4 Must-Try Outdoor Activities

outdoor fitnessExercise can be a dirty word, so we prefer to talk about being active. When you’re active, you’re doing things you enjoy, so it doesn’t feel like a chore. During the summer, you have a wide range of outdoor options to have fun, keep your weight down, elevate your mood, and get some fresh air. We’ve discovered a few outdoor activities you might like to try . . .


A highly enjoyable water sport, kayaking is similar to canoeing, but a kayak typically has a closed deck. The kayaker sits with legs in front and uses a double-bladed paddle. Any body of water, from a river to an ocean, is suitable for kayaking. If you like excitement, kayaking down swift-moving rivers, waterfalls, and rapids—also known as whitewater kayaking—is for you.

Kayaking works most of the muscles of the body, especially the torso and arms. You can certainly purchase everything you need to kayak, but kayaking companies will also outfit you on a rental basis.


Another water sport, surfing has always been synonymous with ocean waves, but it can be done anywhere waves occur, such as lakes or rivers. The surfer rides a surfboard, a 5-foot or longer flat platform, and maneuvers the board toward a wave hoping it will carry him or her forward, called catching the wave. Once the surfer has caught the wave, he or she stands up on the board to ride the wave. Surfing takes patience and practice.

Surfing works all the major muscle groups, especially the muscles of your upper body while catching the wave, and the muscles of your core, legs, and buttocks while riding the wave. The only equipment you need is a surfboard, which may be purchased or rented.


Similar to surfing, paddleboarders ride a board, but instead of catching waves far from shore, the rider stays nearer to shore, sits or kneels on the board, and uses a swimming motion or an oar to move the board. Variations including paddle surfing and doing yoga on the paddleboard make this sport fun and accessible for almost anyone.

Like kayaking and surfing, paddleboarding is a full-body workout and is an excellent cardiovascular activity. Paddleboards tend to be longer than most surfboards, up to 15 feet or more, and can be purchased or rented.


For those who prefer dry land or exploring, hiking offers a fun way to stay active and see the outdoors. Most serious hikers are environmentally conscious, and they walk trails in mountainous or hilly areas. Hikers receive a double benefit: exhilarating activity and incredible views. Many people get away from the hustle and bustle of their lives by hiking, and they enjoy the peace of being one with nature.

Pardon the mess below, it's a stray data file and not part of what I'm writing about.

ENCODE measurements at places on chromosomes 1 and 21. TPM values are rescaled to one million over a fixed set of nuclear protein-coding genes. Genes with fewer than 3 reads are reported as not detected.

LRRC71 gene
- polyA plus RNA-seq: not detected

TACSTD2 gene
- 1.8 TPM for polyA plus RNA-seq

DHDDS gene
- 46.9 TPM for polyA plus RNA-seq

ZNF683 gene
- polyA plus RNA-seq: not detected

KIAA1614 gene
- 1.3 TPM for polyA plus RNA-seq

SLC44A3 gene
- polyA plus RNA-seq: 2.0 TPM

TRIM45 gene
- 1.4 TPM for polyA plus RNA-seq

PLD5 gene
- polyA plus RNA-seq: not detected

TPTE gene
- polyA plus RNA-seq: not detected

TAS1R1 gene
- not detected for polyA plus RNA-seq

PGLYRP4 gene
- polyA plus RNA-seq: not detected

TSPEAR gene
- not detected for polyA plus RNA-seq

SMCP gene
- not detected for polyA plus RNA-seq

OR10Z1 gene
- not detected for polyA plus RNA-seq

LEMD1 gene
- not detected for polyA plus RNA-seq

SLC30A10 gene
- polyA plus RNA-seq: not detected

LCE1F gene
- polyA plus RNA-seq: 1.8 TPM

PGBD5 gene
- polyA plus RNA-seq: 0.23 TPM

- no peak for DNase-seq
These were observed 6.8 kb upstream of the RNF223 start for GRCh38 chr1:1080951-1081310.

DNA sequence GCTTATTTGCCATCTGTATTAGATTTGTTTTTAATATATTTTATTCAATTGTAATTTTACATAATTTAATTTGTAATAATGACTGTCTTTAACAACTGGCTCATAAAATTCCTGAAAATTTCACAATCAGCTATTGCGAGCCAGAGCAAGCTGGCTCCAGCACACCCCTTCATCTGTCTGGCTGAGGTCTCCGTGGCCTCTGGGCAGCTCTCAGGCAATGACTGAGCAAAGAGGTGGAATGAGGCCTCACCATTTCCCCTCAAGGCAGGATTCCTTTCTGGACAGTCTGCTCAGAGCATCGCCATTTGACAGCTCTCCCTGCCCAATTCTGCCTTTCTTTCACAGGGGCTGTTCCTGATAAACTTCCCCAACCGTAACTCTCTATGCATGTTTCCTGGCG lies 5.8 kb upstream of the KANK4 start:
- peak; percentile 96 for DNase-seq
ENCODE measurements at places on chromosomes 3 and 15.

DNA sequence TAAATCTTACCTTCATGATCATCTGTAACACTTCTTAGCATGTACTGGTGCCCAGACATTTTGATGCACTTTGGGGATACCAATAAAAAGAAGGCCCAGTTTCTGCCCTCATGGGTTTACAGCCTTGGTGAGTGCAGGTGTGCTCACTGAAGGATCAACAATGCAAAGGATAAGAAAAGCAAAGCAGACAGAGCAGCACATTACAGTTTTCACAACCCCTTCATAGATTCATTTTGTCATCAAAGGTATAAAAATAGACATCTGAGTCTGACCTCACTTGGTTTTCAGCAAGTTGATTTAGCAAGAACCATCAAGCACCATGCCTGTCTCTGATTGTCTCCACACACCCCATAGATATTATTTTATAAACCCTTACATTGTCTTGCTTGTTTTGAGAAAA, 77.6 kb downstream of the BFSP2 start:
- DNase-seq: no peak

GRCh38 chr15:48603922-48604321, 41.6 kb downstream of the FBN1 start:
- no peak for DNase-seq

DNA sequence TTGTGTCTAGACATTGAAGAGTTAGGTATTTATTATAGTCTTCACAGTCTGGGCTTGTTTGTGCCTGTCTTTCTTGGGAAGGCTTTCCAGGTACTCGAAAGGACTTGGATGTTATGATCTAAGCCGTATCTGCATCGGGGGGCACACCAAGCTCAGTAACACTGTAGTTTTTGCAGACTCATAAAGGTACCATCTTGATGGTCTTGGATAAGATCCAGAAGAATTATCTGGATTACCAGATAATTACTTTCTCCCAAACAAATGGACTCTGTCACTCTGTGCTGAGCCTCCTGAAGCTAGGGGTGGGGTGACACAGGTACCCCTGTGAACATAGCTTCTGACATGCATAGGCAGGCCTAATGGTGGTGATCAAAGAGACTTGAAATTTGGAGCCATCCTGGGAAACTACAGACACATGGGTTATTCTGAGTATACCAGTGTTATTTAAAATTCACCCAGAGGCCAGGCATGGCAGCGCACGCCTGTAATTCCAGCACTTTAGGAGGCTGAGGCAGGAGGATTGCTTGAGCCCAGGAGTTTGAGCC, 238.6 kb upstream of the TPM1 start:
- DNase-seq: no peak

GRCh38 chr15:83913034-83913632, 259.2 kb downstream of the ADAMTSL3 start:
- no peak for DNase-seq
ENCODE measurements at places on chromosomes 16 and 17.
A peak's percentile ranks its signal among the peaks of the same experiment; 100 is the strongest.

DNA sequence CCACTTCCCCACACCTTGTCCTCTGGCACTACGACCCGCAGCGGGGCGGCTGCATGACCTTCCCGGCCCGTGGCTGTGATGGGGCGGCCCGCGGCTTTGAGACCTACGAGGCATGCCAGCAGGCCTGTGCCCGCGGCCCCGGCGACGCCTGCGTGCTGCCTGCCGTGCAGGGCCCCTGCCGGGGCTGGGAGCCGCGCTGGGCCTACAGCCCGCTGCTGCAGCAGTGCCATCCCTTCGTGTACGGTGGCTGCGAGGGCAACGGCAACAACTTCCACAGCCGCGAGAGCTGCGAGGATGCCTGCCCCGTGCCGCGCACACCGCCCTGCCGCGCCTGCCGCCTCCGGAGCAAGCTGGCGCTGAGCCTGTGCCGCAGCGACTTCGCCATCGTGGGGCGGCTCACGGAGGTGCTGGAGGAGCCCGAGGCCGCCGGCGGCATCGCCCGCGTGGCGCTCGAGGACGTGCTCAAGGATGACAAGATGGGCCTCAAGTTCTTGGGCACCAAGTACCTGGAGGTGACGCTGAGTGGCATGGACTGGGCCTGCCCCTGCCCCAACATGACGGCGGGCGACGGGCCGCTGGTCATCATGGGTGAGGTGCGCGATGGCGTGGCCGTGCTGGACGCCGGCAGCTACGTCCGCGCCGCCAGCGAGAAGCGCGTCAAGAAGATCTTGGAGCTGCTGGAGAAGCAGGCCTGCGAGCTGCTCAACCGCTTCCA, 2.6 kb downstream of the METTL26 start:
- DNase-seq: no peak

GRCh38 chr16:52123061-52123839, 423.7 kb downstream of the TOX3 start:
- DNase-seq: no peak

Hiking works most major muscle groups, and the higher hikers climb, the better workout they get. Equipment is simple: good hiking boots, thick socks, protective clothing, and a backpack stocked with food, water, a compass, and a map of the area. If the hike is going to be longer than a few hours or in areas without trails, the hikers should have other essentials such as a knife, fire starter, flashlight, and GPS device.

Have you tried any of these activities, and did you enjoy them? Any tips for the rest of us?

Exercising as Fun Rather Than Drudgery

We all know exercise is a vital part of creating a healthy life, but often, we see exercise as another chore we need to finish. Following are some ideas to help you play and have fun with exercising instead of putting it off or dreading it. No matter which exercise you choose, set realistic goals for yourself and focus on fun.

exercisePlay. Do what you enjoy.

If you pick an activity you like, you’ll look forward to doing it regularly, and you’ll be more likely to stick with it long term. It doesn’t matter what it is as long as you’re moving, so be creative. Is there a sport you’ve always wanted to try, or perhaps a form of dancing you enjoy? Did you love to roller skate as a kid? There’s no reason you can’t learn a new sport, dance, or roller skate now.

If you prefer being indoors, you might like weight lifting, yoga, swimming, or Zumba dance. If you’re an outdoors person, try rock climbing, skiing, bicycling, or simply walking. The more you love what you’re doing, the more often you’ll do it, and the more benefits you’ll reap from it.

Make a fun date with yourself.

Decide which time of day you would most enjoy moving, and schedule it in writing. Be realistic—if you’re not a morning person, don’t plan a 6 a.m. workout. Would you enjoy going to a yoga class after work, or taking the dog for a walk after dinner? Decide which days and times suit you best, and start there.

Think of this time as “I get to . . .” instead of “I have to . . .” because your attitude before you exercise will dictate your frame of mind while you’re doing it.

Take it easy at first, and then challenge yourself to do just a little more.

Don’t expect miracles the first day or the first week. Again, be realistic with yourself. Start slowly, and do what you can. If five minutes is your limit today, great—you might be able to go just a little longer tomorrow and do 5 ½ or 6 minutes. By starting slowly, you’ll have a sense of accomplishment without hurting yourself by doing too much, too soon.

Find an exercise buddy.

If you have a friend who makes you laugh or is fun to be with, maybe he or she would like to exercise with you. If you’re going for a walk, take the dog, or walk with your spouse or children. Exercise time can double as family time, and it’s easier to stay motivated when you have other people to exercise with.

Variety is the spice of life.

Nowhere does that saying apply more than to exercise. Varying your workout with new activities will not only keep you motivated, but changing your routine also works different parts of your body. Try something new once a month, and have different activities for the seasons.

What do you do to keep exercise fresh and fun?